# (full question below) "How much water would you expect to vaporize, assuming no water splashes out?"

##
**full question**

*A 50.0g piece of iron at 150°C is dropped into 20.0g* #H_2O(l)# *at 90°C in an open, thermally insulated container.*

How much water would you expect to vaporize, assuming no water splashes out?

*specific heats of iron and water: 0.45 and 4.21* #Jg^(-1)°C^(-1)# *respectively, and* #\DeltaH_(vap)=40.7kJ\timesmol^-1H_2O#

**express your answer using two significant figures**

**full question**

*A 50.0g piece of iron at 150°C is dropped into 20.0g* *at 90°C in an open, thermally insulated container.
How much water would you expect to vaporize, assuming no water splashes out?*

*specific heats of iron and water: 0.45 and 4.21* *respectively, and*

**express your answer using two significant figures**

##### 1 Answer

#### Explanation:

The idea here is that the heat given off by the metal as it cools will be absorbed by the water.

If this heat exceeds the amount needed to increase the temperature of the water to

Now, you can assume that the equilibrium temperature of the metal + *liquid water* system will be

Your tool of choice here will be the equation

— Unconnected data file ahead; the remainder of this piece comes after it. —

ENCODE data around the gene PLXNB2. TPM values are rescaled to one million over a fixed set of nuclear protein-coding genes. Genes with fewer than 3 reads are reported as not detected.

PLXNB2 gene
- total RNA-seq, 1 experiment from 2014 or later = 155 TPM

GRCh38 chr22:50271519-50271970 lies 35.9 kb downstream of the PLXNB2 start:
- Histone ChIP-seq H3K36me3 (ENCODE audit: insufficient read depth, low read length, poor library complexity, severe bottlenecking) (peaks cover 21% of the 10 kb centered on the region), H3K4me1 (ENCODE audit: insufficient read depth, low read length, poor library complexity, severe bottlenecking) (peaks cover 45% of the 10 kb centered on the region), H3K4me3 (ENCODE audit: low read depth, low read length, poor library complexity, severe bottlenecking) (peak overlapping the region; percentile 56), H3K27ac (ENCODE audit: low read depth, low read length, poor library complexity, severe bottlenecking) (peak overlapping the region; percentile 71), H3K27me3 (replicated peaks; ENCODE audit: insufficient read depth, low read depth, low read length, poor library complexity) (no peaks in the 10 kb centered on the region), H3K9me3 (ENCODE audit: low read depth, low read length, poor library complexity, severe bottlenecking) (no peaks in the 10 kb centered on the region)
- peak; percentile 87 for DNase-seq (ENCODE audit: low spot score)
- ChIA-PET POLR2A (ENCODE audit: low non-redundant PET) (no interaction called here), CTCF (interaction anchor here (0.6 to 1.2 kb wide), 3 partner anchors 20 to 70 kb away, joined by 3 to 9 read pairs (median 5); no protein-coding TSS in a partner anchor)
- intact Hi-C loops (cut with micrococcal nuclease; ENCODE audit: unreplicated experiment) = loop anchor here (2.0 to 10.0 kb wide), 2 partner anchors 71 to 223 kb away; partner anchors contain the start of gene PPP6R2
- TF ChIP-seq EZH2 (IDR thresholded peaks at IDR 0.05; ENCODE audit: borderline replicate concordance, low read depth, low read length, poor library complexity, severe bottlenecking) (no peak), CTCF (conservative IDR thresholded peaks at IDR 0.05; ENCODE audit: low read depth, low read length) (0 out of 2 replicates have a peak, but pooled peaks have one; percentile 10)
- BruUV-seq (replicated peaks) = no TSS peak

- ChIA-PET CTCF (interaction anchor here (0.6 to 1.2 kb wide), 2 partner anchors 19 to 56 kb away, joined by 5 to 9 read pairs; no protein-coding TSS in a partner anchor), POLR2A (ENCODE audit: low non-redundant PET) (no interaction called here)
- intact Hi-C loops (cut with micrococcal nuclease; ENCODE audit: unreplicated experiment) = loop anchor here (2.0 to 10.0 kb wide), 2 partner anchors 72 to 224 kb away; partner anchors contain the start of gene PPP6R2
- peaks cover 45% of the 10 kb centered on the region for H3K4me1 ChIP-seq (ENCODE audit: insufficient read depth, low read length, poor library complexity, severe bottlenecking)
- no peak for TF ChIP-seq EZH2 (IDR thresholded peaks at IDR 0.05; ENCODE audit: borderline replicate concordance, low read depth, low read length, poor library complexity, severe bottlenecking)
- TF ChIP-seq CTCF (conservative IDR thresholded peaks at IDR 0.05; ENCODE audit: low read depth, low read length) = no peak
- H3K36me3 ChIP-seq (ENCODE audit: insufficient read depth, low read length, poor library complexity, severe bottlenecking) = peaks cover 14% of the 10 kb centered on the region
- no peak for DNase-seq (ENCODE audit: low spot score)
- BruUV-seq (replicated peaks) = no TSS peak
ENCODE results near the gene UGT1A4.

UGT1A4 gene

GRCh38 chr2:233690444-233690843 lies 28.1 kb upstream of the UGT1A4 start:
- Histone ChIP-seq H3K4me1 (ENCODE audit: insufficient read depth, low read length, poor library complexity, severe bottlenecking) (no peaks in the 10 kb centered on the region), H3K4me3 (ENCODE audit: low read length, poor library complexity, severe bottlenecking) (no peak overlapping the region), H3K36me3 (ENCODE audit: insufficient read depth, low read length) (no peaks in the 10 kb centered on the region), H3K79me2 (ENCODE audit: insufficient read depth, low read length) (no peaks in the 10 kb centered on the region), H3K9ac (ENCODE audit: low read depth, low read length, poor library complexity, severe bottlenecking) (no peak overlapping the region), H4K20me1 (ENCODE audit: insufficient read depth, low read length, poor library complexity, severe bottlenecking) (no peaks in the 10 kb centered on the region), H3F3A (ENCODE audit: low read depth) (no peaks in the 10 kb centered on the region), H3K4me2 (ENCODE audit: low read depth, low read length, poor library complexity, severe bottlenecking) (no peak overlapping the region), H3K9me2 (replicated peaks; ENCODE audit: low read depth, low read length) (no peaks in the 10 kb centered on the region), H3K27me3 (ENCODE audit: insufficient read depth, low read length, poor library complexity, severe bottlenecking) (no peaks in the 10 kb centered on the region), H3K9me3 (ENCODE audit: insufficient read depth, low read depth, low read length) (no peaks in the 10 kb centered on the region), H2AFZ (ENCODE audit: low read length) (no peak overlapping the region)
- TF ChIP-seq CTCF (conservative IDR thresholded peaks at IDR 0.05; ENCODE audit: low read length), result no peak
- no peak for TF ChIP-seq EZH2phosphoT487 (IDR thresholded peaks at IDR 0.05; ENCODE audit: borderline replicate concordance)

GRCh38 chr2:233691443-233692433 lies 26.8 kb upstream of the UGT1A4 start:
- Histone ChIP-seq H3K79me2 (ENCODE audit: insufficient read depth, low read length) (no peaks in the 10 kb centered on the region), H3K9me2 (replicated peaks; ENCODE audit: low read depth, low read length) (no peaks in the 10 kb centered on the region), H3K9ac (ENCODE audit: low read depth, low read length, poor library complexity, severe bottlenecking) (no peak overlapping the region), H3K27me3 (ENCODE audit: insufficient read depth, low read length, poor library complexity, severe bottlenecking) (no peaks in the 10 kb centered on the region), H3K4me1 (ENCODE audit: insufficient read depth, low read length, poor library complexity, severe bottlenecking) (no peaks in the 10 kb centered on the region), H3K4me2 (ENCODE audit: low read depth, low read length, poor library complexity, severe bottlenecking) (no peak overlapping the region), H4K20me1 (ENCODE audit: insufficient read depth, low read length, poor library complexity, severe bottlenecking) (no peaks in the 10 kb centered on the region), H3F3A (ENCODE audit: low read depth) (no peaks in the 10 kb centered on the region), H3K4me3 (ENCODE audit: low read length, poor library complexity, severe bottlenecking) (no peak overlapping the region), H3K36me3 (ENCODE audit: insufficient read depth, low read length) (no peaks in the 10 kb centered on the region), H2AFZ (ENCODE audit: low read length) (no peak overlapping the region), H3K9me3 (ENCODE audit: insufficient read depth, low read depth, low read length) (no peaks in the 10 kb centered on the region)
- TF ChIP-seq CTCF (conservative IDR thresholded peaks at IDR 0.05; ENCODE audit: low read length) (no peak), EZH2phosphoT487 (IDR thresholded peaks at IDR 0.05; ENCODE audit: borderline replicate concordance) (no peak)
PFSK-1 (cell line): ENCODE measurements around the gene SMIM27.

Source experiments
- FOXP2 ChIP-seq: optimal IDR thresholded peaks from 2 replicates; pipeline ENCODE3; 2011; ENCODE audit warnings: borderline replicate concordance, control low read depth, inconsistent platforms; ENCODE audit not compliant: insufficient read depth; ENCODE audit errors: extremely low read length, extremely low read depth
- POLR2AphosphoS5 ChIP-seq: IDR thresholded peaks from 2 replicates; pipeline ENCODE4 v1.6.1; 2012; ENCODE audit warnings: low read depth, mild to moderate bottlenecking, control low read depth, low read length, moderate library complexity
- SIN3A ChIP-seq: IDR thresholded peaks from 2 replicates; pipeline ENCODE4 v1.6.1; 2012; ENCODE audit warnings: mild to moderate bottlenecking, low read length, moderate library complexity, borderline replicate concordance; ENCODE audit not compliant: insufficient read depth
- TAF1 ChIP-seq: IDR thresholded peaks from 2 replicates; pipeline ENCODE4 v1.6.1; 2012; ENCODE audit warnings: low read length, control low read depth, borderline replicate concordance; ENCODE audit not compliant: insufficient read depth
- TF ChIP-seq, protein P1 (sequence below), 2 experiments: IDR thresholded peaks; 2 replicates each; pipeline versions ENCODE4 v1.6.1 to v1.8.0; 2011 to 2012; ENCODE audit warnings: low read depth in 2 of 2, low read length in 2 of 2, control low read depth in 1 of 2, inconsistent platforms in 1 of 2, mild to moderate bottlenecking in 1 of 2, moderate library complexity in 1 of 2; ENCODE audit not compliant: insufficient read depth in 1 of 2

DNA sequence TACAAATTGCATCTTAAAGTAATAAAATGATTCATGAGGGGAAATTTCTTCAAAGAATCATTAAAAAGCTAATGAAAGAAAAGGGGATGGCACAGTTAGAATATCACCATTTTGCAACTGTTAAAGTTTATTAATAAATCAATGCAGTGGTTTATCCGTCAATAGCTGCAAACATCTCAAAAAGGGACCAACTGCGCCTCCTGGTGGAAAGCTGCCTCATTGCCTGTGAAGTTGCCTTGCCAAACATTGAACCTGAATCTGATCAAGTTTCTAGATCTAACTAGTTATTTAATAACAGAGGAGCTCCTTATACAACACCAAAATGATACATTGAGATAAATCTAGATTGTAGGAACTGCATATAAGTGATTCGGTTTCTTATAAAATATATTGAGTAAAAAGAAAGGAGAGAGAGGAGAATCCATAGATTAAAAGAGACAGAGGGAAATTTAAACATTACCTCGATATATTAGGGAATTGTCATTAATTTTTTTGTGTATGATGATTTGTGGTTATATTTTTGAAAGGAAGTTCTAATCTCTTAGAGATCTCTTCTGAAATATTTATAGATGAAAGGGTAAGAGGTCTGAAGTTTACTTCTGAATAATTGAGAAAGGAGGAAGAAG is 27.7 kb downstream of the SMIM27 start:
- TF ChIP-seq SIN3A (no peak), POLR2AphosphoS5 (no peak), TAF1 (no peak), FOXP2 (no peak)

#color(blue)(ul(color(black)(q = m * c * DeltaT)))#

Here

#q# is heat absorbed / given off#m# is the mass of the sample#c# is the specific heat of the substance#DeltaT# is the change in temperature, defined as the difference between thefinal temperatureand theinitial temperature

For the water sample, you will have

#q_"water" = 20.0 color(red)(cancel(color(black)("g"))) * "4.21 J" color(red)(cancel(color(black)("g"^(-1)))) color(red)(cancel(color(black)(""^@"C"^(-1)))) * (100 - 90)color(red)(cancel(color(black)(""^@"C")))#

#q_"water" = "842 J"#

This is how much heat is needed to get all the water to

#q_"metal" = 50.0 color(red)(cancel(color(black)("g"))) * "0.45 J" color(red)(cancel(color(black)("g"^(-1)))) color(red)(cancel(color(black)(""^@"C"^(-1)))) * (100 - 150) color(red)(cancel(color(black)(""^@"C")))#

#q_"metal" = -"1125 J"#

Keep in mind that the minus sign is used here because heat is being **given off**, i.e. the metal is going from a higher temperature to a lower temperature.

So, the metal gives off *more heat* than is needed to bring all the water to

The excess heat given off by the metal is

#q_"evaporation" = "1125 J" - "842 J" = "283 J"#

This is the amount of heat that will be absorbed by the water at

Now, the enthalpy of vaporization, *kilojoules per mole*, so make sure that you convert the excess heat to *kilojoules*

#283 color(red)(cancel(color(black)("J"))) * "1 kJ"/(10^3color(red)(cancel(color(black)("J")))) = "0.283 kJ"#

Use the enthalpy of vaporization as a **conversion factor** to calculate how many moles of water would evaporate

#0.283 color(red)(cancel(color(black)("kJ"))) * ("1 mole H"_2"O")/(40.7 color(red)(cancel(color(black)("kJ")))) = "0.0069533 moles H"_2"O"#

To convert this to *grams*, use the **molar mass** of water

#0.0069533 color(red)(cancel(color(black)("moles H"_2"O"))) * "18.015 g"/(1color(red)(cancel(color(black)("mole H"_2"O")))) = color(darkgreen)(ul(color(black)("0.13 g")))#

The answer is rounded to two **sig figs**, as requested by the problem.